The covalent attachment of methyl groups to the side-chain of arginine residues is known to play essential roles in regulation of transcription, protein function, and RNA metabolism. The specific N-methylation of arginine residues is catalyzed by a small family of gene products known as protein arginine methyltransferases; however, very little is known about which arginine residues become methylated on target substrates. Here we describe a proteomics methodology that combines single-step immunoenrichment of methylated peptides with high-resolution mass spectrometry to identify endogenous arginine mono-methylation (MMA) sites. We thereby identify 1027 site-specific MMA sites on 494 human proteins, discovering numerous novel mono-methylation targets and confirming the majority of currently known MMA substrates. Nuclear RNA-binding proteins involved in RNA processing, RNA localization, transcription, and chromatin remodeling are predominantly found modified with MMA. Despite this, MMA sites prominently are located outside RNA-binding domains as compared with the proteome-wide distribution of arginine residues. Quantification of arginine methylation in cells treated with Actinomycin D uncovers strong site-specific regulation of MMA sites during transcriptional arrest. Interestingly, several MMA sites are down-regulated after a few hours of transcriptional arrest. In contrast, the corresponding di-methylation or protein expression levels are not altered, confirming that MMA sites contain regulated functions on their own. Collectively, we present a site-specific MMA data set in human cells and demonstrate for the first time that MMA is a dynamic post-translational modification regulated during transcriptional arrest by a hitherto uncharacterized arginine demethylase.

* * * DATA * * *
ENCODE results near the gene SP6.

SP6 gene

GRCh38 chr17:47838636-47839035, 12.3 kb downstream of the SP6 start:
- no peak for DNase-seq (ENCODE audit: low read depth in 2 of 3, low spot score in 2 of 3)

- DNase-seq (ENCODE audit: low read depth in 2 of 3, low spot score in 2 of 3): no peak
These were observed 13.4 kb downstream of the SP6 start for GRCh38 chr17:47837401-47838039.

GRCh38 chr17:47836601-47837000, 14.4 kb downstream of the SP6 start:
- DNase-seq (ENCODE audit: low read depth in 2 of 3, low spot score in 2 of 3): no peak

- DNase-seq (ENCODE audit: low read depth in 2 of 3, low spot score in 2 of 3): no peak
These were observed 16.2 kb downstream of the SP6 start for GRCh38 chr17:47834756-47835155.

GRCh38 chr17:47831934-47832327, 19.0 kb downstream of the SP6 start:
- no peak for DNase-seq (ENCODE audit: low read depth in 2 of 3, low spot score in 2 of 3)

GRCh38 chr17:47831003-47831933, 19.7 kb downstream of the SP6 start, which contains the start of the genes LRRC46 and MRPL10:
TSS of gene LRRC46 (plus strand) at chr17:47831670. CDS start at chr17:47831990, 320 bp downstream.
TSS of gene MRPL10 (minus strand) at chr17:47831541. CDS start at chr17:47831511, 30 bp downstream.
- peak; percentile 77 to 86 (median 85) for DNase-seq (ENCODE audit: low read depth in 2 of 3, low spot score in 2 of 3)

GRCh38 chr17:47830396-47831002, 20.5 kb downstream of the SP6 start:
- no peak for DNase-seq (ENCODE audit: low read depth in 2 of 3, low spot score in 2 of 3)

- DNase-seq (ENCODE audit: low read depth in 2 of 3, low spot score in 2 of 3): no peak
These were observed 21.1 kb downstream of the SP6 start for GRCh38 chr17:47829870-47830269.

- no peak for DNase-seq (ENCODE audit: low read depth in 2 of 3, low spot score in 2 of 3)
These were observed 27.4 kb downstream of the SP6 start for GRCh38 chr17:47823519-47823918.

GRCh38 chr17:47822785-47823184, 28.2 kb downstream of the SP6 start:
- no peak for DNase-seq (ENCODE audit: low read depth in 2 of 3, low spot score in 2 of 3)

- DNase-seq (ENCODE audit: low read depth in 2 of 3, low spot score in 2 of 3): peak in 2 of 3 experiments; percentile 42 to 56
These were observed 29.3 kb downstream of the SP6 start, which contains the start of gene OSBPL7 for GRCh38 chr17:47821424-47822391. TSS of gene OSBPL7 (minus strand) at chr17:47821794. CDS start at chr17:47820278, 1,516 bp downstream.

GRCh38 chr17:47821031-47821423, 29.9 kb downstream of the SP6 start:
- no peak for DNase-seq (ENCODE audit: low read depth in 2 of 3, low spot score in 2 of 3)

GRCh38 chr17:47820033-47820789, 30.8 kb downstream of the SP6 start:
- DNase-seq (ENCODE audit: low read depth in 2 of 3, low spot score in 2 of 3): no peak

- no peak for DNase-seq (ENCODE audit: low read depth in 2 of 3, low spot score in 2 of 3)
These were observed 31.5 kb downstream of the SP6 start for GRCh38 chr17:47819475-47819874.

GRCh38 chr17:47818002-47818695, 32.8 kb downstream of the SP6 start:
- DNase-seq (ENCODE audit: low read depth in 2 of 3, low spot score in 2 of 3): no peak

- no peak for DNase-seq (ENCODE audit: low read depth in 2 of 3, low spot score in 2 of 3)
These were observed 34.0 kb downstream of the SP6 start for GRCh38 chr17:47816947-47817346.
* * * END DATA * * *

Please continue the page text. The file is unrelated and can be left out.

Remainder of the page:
© 2014 by The American Society for Biochemistry and Molecular Biology, Inc.